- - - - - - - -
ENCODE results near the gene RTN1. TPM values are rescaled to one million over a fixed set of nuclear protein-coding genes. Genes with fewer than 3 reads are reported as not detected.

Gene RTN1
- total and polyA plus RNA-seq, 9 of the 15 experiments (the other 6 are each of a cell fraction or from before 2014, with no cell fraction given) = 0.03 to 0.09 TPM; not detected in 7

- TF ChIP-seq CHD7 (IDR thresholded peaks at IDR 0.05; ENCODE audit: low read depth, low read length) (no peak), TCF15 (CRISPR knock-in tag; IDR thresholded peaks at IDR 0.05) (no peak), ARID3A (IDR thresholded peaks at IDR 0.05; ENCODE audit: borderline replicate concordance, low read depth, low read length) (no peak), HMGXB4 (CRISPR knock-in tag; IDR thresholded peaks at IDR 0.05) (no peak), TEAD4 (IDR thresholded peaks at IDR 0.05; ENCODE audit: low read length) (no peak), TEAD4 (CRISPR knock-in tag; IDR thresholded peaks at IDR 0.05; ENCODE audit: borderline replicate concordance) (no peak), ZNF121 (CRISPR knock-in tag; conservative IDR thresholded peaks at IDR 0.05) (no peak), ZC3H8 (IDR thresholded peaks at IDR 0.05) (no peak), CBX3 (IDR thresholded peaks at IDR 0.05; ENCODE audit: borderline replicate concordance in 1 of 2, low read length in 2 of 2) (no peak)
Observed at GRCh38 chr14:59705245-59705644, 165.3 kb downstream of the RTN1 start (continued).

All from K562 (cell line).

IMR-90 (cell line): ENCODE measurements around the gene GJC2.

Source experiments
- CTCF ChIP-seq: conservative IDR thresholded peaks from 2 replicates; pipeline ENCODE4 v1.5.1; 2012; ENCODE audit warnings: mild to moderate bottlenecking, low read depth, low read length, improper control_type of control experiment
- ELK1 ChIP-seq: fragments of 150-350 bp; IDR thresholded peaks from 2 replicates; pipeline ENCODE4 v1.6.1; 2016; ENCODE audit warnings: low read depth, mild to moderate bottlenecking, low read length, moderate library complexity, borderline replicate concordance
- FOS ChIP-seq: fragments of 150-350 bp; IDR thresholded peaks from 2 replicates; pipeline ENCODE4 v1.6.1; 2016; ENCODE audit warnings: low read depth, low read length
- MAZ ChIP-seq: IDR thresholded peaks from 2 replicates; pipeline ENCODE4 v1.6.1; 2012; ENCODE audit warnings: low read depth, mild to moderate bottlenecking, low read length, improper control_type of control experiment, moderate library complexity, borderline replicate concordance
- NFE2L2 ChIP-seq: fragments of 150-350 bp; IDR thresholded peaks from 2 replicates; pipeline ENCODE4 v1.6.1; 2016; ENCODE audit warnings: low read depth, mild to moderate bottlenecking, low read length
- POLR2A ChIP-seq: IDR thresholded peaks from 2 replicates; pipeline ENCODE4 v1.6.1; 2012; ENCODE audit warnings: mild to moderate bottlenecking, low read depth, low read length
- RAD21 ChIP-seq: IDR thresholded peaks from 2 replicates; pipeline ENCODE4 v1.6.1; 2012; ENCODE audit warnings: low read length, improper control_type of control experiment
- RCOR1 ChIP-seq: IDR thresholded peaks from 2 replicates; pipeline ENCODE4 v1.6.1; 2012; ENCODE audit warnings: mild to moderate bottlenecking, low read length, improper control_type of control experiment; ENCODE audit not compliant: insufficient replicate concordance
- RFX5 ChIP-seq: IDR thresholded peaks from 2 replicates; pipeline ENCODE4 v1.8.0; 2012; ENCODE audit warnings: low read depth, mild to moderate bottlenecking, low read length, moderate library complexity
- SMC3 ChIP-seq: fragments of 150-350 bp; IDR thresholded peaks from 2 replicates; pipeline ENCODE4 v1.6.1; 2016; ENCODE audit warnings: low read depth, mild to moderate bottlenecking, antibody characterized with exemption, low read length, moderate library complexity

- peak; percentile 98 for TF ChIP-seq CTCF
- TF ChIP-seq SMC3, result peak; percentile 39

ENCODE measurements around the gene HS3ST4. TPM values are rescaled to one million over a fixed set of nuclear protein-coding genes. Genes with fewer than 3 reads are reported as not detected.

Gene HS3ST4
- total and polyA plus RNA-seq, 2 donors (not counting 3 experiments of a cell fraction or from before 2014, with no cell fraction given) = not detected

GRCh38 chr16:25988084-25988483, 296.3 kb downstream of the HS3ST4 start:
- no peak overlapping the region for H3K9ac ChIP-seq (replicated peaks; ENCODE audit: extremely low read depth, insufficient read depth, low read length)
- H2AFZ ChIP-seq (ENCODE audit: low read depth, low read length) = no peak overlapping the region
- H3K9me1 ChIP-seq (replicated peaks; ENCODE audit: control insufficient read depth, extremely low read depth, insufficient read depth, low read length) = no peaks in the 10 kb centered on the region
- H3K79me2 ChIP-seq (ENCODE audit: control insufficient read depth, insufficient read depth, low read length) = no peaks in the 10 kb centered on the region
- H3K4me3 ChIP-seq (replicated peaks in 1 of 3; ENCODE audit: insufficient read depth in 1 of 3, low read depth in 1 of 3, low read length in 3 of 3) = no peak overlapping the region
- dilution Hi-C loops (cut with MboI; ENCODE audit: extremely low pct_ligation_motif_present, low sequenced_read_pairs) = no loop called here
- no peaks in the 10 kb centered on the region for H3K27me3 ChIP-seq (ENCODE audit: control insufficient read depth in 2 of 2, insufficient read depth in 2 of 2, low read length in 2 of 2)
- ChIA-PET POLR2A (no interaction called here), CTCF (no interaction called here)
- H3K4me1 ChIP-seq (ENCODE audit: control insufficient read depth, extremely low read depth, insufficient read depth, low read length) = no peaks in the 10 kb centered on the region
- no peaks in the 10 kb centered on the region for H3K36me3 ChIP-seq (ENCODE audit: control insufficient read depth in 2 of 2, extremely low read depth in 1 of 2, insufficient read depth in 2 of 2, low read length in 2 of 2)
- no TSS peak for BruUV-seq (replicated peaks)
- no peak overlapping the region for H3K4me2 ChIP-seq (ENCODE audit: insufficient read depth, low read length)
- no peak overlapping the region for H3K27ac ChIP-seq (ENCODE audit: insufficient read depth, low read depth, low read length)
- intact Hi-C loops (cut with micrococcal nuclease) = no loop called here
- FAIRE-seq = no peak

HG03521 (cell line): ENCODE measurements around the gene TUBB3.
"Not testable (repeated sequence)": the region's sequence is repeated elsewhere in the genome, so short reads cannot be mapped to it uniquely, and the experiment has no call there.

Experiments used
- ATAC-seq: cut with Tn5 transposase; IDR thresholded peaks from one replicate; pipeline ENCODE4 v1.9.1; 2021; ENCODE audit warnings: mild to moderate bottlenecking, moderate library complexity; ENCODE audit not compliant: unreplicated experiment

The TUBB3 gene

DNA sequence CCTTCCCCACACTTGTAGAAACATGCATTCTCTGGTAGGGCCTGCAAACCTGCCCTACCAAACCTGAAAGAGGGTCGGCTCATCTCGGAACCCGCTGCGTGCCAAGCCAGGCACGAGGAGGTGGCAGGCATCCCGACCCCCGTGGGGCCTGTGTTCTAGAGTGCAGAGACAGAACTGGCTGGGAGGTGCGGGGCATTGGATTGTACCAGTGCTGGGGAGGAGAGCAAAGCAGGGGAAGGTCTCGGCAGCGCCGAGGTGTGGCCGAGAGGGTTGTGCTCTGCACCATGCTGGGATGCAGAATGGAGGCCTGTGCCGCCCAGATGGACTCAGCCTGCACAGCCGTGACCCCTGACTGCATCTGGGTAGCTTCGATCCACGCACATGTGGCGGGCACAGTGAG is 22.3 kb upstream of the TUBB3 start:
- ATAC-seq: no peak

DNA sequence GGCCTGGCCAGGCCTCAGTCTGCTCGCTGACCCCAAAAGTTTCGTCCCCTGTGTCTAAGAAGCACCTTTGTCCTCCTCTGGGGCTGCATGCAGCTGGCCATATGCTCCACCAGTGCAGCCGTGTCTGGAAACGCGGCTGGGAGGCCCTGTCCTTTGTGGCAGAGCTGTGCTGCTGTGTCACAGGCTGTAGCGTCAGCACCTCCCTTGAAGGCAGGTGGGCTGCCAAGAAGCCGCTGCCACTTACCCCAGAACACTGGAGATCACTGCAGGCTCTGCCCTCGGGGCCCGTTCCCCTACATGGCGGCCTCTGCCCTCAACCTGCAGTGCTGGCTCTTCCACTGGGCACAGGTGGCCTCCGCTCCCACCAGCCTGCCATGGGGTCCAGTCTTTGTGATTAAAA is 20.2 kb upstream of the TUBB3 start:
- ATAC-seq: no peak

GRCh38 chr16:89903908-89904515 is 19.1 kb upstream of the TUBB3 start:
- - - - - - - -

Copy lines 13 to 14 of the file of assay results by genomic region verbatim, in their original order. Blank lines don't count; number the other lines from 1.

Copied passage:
- NFE2L2 ChIP-seq: fragments of 150-350 bp; IDR thresholded peaks from 2 replicates; pipeline ENCODE4 v1.6.1; 2016; ENCODE audit warnings: low read depth, mild to moderate bottlenecking, low read length
- POLR2A ChIP-seq: IDR thresholded peaks from 2 replicates; pipeline ENCODE4 v1.6.1; 2012; ENCODE audit warnings: mild to moderate bottlenecking, low read depth, low read length